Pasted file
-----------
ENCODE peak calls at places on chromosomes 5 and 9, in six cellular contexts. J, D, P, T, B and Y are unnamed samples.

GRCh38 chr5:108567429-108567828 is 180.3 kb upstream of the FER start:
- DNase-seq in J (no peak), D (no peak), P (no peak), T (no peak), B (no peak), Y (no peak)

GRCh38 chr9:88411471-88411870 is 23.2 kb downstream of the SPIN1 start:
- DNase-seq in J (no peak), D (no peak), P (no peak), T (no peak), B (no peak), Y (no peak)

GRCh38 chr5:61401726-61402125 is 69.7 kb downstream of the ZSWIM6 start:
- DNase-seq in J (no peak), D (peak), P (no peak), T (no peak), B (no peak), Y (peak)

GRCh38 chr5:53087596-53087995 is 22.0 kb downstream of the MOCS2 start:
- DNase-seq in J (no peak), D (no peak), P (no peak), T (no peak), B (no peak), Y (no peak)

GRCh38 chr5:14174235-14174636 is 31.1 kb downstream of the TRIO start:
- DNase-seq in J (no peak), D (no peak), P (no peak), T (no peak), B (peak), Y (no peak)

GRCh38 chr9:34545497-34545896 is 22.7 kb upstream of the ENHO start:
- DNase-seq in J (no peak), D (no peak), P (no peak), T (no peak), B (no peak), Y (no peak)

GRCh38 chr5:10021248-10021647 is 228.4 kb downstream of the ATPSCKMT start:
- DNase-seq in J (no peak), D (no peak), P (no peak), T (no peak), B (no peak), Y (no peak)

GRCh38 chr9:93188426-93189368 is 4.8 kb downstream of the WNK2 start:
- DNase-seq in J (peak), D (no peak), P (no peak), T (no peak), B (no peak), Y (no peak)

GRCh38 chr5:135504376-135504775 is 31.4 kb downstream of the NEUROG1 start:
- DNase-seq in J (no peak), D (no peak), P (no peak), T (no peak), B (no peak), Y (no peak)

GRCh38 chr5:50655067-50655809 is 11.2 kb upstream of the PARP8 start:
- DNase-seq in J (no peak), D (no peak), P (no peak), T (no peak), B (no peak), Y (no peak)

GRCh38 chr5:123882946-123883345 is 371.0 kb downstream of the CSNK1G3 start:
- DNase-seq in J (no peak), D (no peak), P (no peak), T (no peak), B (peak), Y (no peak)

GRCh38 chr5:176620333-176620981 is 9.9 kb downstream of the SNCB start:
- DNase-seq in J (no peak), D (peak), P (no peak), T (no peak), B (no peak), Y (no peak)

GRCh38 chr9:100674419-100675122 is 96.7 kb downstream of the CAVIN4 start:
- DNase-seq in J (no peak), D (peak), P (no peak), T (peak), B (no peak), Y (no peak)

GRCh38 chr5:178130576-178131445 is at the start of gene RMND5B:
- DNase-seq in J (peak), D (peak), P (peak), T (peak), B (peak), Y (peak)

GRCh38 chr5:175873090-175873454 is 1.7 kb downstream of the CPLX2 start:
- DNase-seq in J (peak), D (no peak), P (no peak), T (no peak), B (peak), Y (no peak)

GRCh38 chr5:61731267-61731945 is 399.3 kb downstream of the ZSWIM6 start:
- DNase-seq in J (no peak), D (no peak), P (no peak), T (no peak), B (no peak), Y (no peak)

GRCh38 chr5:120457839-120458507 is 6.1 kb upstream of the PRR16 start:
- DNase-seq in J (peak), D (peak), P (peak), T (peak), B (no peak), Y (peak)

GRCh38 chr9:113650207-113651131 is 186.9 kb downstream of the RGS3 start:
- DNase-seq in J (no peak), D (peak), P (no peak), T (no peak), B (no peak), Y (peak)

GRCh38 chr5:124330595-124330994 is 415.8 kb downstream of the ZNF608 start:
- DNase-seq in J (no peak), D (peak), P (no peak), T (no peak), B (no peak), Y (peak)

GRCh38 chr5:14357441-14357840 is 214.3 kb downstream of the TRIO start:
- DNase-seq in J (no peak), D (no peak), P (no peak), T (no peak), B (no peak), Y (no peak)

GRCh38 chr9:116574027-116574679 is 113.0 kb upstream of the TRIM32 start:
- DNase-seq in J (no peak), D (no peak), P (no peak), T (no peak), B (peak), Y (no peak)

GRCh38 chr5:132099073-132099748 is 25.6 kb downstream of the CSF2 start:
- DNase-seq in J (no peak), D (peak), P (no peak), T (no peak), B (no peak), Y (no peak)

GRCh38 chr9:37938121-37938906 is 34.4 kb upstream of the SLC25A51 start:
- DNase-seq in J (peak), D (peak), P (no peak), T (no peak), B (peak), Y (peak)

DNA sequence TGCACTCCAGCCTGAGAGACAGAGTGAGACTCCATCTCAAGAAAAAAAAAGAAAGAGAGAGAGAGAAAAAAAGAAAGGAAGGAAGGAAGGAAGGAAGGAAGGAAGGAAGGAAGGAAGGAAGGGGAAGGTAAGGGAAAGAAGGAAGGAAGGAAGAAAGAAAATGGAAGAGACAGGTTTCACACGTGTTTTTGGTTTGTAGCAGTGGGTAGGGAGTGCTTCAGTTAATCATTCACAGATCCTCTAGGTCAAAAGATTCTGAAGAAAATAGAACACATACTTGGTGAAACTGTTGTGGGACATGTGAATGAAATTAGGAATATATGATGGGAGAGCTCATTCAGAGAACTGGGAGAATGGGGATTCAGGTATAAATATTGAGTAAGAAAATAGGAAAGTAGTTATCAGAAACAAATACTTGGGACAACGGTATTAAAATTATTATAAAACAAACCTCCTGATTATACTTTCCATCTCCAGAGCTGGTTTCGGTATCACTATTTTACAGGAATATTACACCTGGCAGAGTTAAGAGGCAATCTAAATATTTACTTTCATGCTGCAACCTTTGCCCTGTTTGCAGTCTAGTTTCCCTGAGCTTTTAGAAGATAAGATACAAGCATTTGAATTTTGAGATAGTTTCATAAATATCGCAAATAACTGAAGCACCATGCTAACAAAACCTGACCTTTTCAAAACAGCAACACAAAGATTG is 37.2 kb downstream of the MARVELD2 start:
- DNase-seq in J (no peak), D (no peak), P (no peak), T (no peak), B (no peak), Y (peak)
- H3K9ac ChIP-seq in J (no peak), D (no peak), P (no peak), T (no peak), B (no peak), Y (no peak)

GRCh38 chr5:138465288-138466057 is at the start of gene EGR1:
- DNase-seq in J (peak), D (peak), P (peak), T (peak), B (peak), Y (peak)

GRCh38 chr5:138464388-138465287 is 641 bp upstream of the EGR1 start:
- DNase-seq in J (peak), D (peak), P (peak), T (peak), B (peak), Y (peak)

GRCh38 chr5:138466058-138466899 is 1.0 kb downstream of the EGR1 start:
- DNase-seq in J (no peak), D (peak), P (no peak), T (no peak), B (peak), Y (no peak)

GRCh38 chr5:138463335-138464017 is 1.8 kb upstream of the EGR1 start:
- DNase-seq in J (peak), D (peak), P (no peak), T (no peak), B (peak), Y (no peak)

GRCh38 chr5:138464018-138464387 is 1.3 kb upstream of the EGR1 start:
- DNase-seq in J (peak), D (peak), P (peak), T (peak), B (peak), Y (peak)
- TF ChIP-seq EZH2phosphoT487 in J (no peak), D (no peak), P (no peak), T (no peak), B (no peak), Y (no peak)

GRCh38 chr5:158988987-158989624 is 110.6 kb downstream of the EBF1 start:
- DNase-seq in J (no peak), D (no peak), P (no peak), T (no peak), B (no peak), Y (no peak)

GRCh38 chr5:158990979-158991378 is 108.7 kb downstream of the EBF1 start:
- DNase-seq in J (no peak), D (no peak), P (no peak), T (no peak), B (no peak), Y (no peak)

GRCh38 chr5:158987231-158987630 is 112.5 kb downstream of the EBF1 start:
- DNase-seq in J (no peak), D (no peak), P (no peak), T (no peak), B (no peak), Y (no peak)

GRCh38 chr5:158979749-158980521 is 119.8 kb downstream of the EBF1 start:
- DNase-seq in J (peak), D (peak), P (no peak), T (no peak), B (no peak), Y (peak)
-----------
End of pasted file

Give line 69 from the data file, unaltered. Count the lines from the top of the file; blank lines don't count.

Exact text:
- DNase-seq in J (peak), D (peak), P (no peak), T (no peak), B (no peak), Y (peak)